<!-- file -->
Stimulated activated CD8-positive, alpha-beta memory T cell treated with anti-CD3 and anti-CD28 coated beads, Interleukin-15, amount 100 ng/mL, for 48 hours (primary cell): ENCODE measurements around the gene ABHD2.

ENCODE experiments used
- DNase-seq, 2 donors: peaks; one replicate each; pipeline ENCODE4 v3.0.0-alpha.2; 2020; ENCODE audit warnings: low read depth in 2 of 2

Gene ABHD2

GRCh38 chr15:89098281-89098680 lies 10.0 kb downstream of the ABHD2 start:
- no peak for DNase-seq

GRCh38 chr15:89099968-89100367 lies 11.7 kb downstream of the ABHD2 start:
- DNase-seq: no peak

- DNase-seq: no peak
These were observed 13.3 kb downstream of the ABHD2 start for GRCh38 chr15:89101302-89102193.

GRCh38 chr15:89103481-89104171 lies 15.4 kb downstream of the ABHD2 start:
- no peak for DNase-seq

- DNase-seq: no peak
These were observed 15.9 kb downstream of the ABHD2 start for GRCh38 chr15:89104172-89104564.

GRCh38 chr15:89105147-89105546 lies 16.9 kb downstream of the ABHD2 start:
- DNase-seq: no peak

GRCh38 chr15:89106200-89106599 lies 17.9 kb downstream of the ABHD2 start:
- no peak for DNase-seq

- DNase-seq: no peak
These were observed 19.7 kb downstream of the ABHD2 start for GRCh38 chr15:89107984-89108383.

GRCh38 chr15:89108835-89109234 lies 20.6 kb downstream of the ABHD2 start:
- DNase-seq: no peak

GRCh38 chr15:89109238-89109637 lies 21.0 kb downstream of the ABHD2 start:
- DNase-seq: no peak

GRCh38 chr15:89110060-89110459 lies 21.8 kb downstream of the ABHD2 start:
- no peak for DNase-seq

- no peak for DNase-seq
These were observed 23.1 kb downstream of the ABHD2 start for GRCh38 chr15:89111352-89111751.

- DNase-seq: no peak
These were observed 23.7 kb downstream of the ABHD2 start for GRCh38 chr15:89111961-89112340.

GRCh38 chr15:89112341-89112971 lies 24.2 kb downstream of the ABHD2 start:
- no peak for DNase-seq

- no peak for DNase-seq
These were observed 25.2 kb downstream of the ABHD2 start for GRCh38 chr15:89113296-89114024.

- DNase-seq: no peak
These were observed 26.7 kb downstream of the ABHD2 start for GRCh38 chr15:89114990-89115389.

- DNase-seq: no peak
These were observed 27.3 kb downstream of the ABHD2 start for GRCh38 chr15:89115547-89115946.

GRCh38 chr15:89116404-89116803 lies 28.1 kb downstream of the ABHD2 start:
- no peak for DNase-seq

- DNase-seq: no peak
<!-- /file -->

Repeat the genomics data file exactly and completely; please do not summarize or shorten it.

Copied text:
Stimulated activated CD8-positive, alpha-beta memory T cell treated with anti-CD3 and anti-CD28 coated beads, Interleukin-15, amount 100 ng/mL, for 48 hours (primary cell): ENCODE measurements around the gene ABHD2.

ENCODE experiments used
- DNase-seq, 2 donors: peaks; one replicate each; pipeline ENCODE4 v3.0.0-alpha.2; 2020; ENCODE audit warnings: low read depth in 2 of 2

Gene ABHD2

GRCh38 chr15:89098281-89098680 lies 10.0 kb downstream of the ABHD2 start:
- no peak for DNase-seq

GRCh38 chr15:89099968-89100367 lies 11.7 kb downstream of the ABHD2 start:
- DNase-seq: no peak

- DNase-seq: no peak
These were observed 13.3 kb downstream of the ABHD2 start for GRCh38 chr15:89101302-89102193.

GRCh38 chr15:89103481-89104171 lies 15.4 kb downstream of the ABHD2 start:
- no peak for DNase-seq

- DNase-seq: no peak
These were observed 15.9 kb downstream of the ABHD2 start for GRCh38 chr15:89104172-89104564.

GRCh38 chr15:89105147-89105546 lies 16.9 kb downstream of the ABHD2 start:
- DNase-seq: no peak

GRCh38 chr15:89106200-89106599 lies 17.9 kb downstream of the ABHD2 start:
- no peak for DNase-seq

- DNase-seq: no peak
These were observed 19.7 kb downstream of the ABHD2 start for GRCh38 chr15:89107984-89108383.

GRCh38 chr15:89108835-89109234 lies 20.6 kb downstream of the ABHD2 start:
- DNase-seq: no peak

GRCh38 chr15:89109238-89109637 lies 21.0 kb downstream of the ABHD2 start:
- DNase-seq: no peak

GRCh38 chr15:89110060-89110459 lies 21.8 kb downstream of the ABHD2 start:
- no peak for DNase-seq

- no peak for DNase-seq
These were observed 23.1 kb downstream of the ABHD2 start for GRCh38 chr15:89111352-89111751.

- DNase-seq: no peak
These were observed 23.7 kb downstream of the ABHD2 start for GRCh38 chr15:89111961-89112340.

GRCh38 chr15:89112341-89112971 lies 24.2 kb downstream of the ABHD2 start:
- no peak for DNase-seq

- no peak for DNase-seq
These were observed 25.2 kb downstream of the ABHD2 start for GRCh38 chr15:89113296-89114024.

- DNase-seq: no peak
These were observed 26.7 kb downstream of the ABHD2 start for GRCh38 chr15:89114990-89115389.

- DNase-seq: no peak
These were observed 27.3 kb downstream of the ABHD2 start for GRCh38 chr15:89115547-89115946.

GRCh38 chr15:89116404-89116803 lies 28.1 kb downstream of the ABHD2 start:
- no peak for DNase-seq

- DNase-seq: no peak